The amount of line you put on your spinning reel greatly impacts its performance. If you fill your reel with a line properly, you should not have any problems. A spinning reel should be filled to just below the point where the inside of the spool lip begins. If you are not 100% sure, slightly less is better than too much.
Spool designs vary and sometimes it’s unclear where to finish a fill. The bottom line is that the spool lip needs to sit above the fishing line so the line stays on your reel. You are aiming for is the sweet spot where the line stays on the spool without looping off all at once, yet friction is reduced as much as possible. The goal is to avoid as much friction as possible because friction kills casting distance, accuracy, and eventually, the line itself.
What if I add Too Much Line?
When you overfill your spinning reel spool it’s likely you’ll end up with wind knots, loop knots and an inability to stop line from springing off your spool while it’s at rest. When you cast an overfull spool, the line will tend to peel off in multiple layers at once. You may find that every layer of line above the spool lip comes off all at once, getting caught on the reel, or jamming in one of the rod guides. If this happens most likely you will be cutting free, if it hasn’t snapped already. There is no benefit to overfilling your spool. It causes trouble, knots, lost rigs, broken guides, snapped rod tips, and downtime from fishing.
Is line Pressure Important?
If you spool without enough pressure on the feeder spool, you will underfill your spool, and you can cause significant line damage. A spool filled with correct or tighter than average tension produces an even and solid line laydown between each layer. Consistent pressure is important, with inconsistent spooling pressure, each layer grips the last with variable tension. The result is that when you cast, then retrieve under load, the line layers sitting loosely underneath, will press down, often cutting into the line causing damage, and squeezing and disporting the loose layers. The results of inconsistent line lay from poor spooling pressure can result in damaged line, poor casting performance and a significantly increase risk for knots.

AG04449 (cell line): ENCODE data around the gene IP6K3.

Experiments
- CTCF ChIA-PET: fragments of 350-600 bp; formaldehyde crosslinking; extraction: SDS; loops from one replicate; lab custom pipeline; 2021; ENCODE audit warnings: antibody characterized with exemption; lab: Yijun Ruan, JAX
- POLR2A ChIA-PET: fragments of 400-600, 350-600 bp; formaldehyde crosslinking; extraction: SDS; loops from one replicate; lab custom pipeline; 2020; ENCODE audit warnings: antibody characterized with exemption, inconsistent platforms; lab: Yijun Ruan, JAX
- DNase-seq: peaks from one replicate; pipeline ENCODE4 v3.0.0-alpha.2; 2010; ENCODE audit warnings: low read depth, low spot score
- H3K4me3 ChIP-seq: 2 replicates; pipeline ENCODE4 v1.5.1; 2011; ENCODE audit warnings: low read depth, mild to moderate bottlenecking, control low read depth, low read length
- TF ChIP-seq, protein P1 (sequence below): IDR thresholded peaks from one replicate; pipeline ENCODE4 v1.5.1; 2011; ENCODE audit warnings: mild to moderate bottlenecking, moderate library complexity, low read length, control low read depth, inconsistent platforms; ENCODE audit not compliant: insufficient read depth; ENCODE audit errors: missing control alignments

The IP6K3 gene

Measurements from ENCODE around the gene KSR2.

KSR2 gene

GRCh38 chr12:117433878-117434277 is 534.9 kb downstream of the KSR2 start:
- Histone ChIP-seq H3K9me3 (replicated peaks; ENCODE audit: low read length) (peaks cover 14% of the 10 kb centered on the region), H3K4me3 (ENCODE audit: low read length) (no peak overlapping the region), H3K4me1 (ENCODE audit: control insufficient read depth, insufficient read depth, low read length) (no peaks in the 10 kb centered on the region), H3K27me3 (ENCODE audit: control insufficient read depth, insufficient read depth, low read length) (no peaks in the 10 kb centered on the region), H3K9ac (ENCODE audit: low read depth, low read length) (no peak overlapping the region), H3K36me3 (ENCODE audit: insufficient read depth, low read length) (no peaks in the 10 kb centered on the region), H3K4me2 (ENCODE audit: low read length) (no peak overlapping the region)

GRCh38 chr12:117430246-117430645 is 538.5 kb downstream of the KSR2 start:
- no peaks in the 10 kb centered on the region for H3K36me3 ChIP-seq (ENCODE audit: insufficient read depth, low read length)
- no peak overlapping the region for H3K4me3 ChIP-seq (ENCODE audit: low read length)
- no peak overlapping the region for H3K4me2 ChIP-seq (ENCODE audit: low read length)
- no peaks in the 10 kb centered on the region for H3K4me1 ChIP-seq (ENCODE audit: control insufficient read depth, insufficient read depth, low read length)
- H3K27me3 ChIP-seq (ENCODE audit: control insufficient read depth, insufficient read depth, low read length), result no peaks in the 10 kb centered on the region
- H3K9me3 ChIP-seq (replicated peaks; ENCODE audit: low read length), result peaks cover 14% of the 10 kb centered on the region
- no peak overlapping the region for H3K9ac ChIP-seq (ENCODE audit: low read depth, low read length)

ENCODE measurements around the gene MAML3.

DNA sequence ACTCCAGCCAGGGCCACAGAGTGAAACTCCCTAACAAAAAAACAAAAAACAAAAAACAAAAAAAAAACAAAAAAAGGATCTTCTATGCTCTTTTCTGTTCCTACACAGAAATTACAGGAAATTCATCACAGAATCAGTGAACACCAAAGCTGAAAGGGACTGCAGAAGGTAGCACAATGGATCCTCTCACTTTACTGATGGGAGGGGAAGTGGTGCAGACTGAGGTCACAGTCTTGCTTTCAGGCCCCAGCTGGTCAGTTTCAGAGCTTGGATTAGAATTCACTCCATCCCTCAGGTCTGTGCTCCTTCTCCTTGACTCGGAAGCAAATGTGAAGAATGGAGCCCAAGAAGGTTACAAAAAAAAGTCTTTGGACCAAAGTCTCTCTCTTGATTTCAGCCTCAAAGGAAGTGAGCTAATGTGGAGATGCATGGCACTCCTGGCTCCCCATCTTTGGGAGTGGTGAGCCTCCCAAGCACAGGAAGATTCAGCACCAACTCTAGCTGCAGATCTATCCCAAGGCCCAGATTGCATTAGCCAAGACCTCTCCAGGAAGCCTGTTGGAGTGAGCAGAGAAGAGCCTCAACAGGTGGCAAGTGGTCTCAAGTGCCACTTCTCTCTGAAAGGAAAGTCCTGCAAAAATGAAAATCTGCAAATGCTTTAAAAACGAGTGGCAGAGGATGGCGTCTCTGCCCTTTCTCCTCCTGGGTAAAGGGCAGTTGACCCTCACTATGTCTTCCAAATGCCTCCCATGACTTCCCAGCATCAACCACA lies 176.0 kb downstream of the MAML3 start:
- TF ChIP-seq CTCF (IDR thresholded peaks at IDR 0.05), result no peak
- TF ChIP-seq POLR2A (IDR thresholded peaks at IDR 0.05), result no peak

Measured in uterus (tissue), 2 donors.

What if I Under-fill the Spool?
Underfilling your spool will also have an impact on casting distance and accuracy. With an underfilled spool, the distance between the line layers and the spool lip means there is far greater friction. This friction can damage your fishing line, which means you run the risk of your line breaking. Less line also means the chances are greater you might spool your reel if you hook a trophy fish.
By knowing how much line to put on your spinning reel, can help you in your casting distance. Remember, by putting too much line on, you are increasing your chances of wind knots. Your line will most likely spring off of your reel all at once because of the over fill. If you put too little line on, you wont be able to cast as far, causing you to possibly miss out on that personal best fish.
The amount of line needed when inshore fishing
Inshore fishing doesn’t require a lot of line on your reel. You can get through with about 100 yards of line on your reel. It gives enough line to fish the bottom while giving space for tangles on top of that.
The amount of line needed when offshore fishing
Beyond the shoreline, lies offshore fishing. Infamous for landing big fish such as bluefin which could defiantly pull off a lot of line. Offshore reels have a higher line capacity than inshore freshwater fishing. An offshore reel commonly holds around 1,000 yards of line. Especially for trolling fish.
Types of fishing line
There are many types of fishing line. Monofilament, Braided line, fluorocarbon, co-polymers. Each having its specific place in the fishing world. If you are targeting larger fish, you will need stronger line that can definitely handle the weight of the fish and the fight of the fish.
The prices of fishing line ranges from affordable to high end line.
If you are fishing in saltwater you will have to have a line designed for saltwater use. The saltwater lines are stronger, and can hold up against the corrosion from the saltwater.
What is the best fishing line to put on your spinning reel
If you ask many fishermen, they will tell you that braid is the preferred line for a spinning reel. It can cast far because of its small diameter. Braid has no memory as well. It is a very strong and durable line that will withstand the elements, be abrasion resistant, and ensure that you catch that big one.
In conclusion, fishing line and knowing how to spool your spinning reel with the fishing line, is a key component to the fishing world. Knowing how much line and knowing not to under fill or over fill the reel, will help you cast better and longer. It will surely improver your fishing skills, and help become a better, more versatile fisherman. There is a plethora of Knowledge in the fishing world to be learned. You can find everything on line, but don’t be afraid to approach another fisherman and learn from them instead. Each fisherman has their own approach and way of fishing. They are a wealth of knowledge and each one their own, beautiful story as to how, fishing and they came about. So ask the questions, learn from the artists of the seas, embrace their knowledge and share it with the world. Remember, knowledge is power my friends.
Keep grinding, stay strong, always stay humble, and ALWAYS keep on fishing!